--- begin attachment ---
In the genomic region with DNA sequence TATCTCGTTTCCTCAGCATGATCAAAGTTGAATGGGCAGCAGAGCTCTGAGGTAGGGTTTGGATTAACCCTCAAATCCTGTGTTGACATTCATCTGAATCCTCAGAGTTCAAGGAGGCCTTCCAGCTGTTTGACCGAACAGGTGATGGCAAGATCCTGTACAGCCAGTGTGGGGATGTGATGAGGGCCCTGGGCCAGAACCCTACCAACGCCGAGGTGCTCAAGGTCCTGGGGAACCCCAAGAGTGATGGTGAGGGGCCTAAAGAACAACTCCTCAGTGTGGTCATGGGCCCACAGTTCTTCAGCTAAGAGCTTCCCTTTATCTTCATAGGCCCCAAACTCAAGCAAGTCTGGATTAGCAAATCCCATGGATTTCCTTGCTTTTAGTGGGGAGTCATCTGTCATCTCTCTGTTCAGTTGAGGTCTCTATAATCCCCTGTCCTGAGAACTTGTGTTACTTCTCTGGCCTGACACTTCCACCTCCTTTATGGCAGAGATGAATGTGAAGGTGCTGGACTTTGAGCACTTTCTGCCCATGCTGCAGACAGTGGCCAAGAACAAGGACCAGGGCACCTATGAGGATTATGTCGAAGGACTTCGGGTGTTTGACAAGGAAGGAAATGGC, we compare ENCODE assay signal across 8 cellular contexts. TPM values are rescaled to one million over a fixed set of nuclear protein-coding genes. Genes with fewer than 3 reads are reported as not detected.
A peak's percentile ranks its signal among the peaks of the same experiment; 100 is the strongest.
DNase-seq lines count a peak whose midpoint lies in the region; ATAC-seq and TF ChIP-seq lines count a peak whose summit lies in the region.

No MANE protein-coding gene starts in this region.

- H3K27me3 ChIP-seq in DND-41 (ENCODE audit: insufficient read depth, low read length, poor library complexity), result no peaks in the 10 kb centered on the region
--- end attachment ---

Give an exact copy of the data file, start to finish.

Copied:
In the genomic region with DNA sequence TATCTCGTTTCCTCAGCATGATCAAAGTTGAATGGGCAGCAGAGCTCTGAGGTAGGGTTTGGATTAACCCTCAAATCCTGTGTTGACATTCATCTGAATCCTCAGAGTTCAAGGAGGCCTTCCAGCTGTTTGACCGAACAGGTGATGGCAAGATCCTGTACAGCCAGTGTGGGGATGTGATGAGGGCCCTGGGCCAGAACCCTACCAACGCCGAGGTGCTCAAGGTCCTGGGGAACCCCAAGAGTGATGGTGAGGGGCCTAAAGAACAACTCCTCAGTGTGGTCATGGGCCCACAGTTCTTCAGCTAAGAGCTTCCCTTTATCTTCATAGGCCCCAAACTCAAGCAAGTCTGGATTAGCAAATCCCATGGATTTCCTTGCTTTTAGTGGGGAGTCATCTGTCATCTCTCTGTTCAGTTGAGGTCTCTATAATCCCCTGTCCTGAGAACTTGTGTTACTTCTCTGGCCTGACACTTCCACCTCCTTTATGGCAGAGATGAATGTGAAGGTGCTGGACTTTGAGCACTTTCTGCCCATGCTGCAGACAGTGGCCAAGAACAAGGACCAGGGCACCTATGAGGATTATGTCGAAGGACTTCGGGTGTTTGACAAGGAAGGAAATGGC, we compare ENCODE assay signal across 8 cellular contexts. TPM values are rescaled to one million over a fixed set of nuclear protein-coding genes. Genes with fewer than 3 reads are reported as not detected.
A peak's percentile ranks its signal among the peaks of the same experiment; 100 is the strongest.
DNase-seq lines count a peak whose midpoint lies in the region; ATAC-seq and TF ChIP-seq lines count a peak whose summit lies in the region.

No MANE protein-coding gene starts in this region.

- H3K27me3 ChIP-seq in DND-41 (ENCODE audit: insufficient read depth, low read length, poor library complexity), result no peaks in the 10 kb centered on the region